The use of Ayurveda medicine in increasing, throughout the world
With awareness about Ayurveda on the rise in many countries, the support of India has been sought to unify the community of practioners of the ancient system of medicine across the world, while ensuring uniform quality and standards.
Dr Nilanjana Sanyal, Secretary, Ayush department under the Union Health Ministry, and Dr Geetha Krishnan, Secretary General, World Ayurveda Foundation today opened the International Delegate Assembly at the 6th World Ayurveda Congress, with a call to streamline policies on the propagation of Ayurveda globally.
“Our mission is to inform the people about the benefits of Ayurveda while spreading the age-old system around the world to improve lives,” said Dr Krishnan.
The participants from abroad, who attended the assembly included Ayurveda practitioners from Bulgaria, Latvia, Russia, Chile, Spain, South Africa and Bangladesh.
“We have an Ayurveda Association in Bulgaria to propagate the traditional medicine system, but without the support of India, it is going to be very difficult for us,” said Dr Paolo Sar, an Ayurveda practitioner from the East European nation.
The future of medicine in the 21st century lies in the integration of traditional and modern practices,” said Dr Valdis Pirags, an endocrinologist who is engaged in publishing a book on the merits of Ayurveda.
Four delegations from Bangladesh represented their country while there was an equal number of delegations from Russia present at the assembly.
Dr Vijay Carolin, an Indian-born Ayurveda doctor who set up the first department of Ayurveda at the Avantmedic clinic in Barcelona, Spain, said the alternative medicine system was “wrongly represented” in Europe.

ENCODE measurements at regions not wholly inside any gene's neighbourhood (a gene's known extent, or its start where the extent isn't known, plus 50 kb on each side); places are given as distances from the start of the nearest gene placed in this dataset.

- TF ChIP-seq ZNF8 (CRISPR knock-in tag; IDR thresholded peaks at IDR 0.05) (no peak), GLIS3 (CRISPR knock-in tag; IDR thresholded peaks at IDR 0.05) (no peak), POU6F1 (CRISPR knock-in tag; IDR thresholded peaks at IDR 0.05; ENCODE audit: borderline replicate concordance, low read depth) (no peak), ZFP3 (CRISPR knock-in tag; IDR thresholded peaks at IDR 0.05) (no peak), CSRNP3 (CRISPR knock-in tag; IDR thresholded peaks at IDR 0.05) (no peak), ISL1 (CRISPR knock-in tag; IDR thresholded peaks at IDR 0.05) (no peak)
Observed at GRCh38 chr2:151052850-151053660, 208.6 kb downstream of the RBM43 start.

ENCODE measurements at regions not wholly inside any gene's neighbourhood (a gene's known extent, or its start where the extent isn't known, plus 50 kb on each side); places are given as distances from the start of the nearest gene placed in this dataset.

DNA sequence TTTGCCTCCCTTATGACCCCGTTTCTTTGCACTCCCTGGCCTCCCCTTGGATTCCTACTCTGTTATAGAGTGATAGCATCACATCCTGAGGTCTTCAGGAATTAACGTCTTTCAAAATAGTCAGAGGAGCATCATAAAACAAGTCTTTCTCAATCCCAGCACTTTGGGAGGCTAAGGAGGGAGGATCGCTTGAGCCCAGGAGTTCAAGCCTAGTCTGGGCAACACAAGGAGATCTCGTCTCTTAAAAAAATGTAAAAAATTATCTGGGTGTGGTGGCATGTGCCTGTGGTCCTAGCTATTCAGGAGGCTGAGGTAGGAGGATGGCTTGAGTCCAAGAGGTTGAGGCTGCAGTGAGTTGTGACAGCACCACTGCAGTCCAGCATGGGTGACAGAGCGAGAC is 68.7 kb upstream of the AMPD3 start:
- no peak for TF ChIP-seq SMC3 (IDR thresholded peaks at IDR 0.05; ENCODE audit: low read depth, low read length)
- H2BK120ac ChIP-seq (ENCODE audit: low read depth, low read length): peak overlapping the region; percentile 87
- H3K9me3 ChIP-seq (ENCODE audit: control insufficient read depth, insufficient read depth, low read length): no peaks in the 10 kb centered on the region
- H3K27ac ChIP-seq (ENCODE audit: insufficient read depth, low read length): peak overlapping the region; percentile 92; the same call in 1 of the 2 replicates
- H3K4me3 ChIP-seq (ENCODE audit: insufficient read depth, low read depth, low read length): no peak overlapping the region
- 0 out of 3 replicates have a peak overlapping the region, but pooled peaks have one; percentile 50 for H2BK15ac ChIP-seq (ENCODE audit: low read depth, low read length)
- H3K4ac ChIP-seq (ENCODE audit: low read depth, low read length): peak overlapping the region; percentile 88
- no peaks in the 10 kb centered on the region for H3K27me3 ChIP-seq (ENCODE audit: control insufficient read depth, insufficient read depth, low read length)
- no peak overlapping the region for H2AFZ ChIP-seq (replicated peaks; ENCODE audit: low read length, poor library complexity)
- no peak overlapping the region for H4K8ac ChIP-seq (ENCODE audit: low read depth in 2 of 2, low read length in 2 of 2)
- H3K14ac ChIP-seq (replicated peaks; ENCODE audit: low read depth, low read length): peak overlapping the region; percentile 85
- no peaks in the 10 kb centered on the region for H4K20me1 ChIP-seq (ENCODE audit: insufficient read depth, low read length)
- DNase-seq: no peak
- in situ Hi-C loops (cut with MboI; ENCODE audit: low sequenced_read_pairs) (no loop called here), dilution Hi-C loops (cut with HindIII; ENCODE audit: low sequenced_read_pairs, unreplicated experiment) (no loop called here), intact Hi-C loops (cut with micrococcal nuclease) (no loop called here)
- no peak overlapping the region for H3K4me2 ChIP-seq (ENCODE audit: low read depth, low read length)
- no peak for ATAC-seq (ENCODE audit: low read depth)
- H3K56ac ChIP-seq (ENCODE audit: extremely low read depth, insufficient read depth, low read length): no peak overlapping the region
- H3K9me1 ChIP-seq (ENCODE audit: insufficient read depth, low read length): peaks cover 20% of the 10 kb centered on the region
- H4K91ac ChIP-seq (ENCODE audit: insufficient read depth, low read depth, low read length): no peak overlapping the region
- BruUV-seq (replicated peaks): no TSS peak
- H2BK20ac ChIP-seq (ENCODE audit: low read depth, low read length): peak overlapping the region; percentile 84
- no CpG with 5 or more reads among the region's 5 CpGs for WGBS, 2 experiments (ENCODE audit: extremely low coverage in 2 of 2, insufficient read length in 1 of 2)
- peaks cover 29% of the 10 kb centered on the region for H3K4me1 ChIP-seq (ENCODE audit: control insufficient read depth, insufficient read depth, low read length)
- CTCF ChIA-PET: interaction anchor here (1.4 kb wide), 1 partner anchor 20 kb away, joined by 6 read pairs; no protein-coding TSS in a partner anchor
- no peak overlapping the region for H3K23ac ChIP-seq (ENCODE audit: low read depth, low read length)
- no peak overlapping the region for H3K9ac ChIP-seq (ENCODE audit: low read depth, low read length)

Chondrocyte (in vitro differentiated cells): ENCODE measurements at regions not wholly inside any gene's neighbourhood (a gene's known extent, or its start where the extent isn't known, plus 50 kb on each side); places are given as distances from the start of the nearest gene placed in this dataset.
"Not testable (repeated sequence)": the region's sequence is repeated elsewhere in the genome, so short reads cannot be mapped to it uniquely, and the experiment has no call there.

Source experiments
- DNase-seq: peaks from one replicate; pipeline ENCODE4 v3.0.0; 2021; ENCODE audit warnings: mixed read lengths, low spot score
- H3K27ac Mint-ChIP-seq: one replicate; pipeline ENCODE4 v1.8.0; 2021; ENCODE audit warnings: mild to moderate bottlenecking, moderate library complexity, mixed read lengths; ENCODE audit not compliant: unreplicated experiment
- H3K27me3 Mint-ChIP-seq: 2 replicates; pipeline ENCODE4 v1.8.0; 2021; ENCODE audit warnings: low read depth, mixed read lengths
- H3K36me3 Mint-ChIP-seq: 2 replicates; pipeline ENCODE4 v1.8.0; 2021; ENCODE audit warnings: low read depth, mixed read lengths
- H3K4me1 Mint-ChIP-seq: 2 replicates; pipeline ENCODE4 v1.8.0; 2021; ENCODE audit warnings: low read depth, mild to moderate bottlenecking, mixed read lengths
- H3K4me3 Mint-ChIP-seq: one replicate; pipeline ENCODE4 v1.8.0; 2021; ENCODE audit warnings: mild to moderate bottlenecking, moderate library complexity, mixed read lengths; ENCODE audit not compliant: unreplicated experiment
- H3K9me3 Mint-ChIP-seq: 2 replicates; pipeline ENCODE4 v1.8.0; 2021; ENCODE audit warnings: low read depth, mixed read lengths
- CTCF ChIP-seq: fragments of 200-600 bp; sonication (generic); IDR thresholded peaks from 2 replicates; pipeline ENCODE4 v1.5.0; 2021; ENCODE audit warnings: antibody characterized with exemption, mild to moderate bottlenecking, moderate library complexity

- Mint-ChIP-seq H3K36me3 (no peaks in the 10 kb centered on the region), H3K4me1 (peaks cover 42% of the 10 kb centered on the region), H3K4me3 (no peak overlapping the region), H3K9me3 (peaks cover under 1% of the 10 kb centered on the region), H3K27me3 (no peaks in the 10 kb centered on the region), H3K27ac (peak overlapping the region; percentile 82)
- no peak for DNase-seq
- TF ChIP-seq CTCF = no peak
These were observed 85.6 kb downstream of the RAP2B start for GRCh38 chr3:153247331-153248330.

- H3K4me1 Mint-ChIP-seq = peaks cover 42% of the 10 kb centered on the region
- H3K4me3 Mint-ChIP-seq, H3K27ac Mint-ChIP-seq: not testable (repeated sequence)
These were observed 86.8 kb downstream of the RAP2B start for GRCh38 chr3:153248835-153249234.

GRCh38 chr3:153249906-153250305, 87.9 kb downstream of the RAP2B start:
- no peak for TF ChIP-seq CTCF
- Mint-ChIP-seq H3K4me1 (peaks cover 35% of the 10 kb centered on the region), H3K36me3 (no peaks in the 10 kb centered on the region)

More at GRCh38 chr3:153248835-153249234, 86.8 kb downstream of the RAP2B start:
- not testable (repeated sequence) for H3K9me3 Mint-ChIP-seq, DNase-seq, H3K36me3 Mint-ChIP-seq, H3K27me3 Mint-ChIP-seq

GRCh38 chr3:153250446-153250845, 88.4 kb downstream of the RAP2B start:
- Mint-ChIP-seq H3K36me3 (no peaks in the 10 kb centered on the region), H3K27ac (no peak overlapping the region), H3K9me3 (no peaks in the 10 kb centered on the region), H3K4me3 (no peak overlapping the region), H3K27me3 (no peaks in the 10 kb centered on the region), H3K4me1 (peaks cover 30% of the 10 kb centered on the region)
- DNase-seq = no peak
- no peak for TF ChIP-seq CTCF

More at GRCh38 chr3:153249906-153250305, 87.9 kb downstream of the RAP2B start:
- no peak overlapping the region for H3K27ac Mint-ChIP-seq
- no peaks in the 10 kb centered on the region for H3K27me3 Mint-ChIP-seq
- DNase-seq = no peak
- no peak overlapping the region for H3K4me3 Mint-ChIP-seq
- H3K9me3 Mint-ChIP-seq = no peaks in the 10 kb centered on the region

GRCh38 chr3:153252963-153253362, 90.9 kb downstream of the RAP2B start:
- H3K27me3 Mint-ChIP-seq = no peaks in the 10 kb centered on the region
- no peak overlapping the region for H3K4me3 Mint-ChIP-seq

“People in Europe think Ayurveda is about massages. We need massage therapy to propagate Ayruveda, but if we are serious about spreading it, we need to go beyond massage treatment,” Dr Carolin said.
India has already signed agreements with countries like Malaysia and Bangladesh to promote Ayurveda abroad.
According to the Russian delegation, the Health and Prevention Committee of Russian Parliament is currently studying a recommendation to incorporate Ayurveda in the medical education and registration of Ayurvedic medicines in the country.
Russia, which has a life expectancy of over 70 years, has conducted several studies on the use of Ayurveda medicines, with one study showing that application of preventive Ayurvedic measures reduces the risk of acute respiratory diseases by 70 per cent.
Prime Minister Narendra Modi will address the Ayurveda Congress on its concluding day tomorrow.
- Courtesy of Economic Times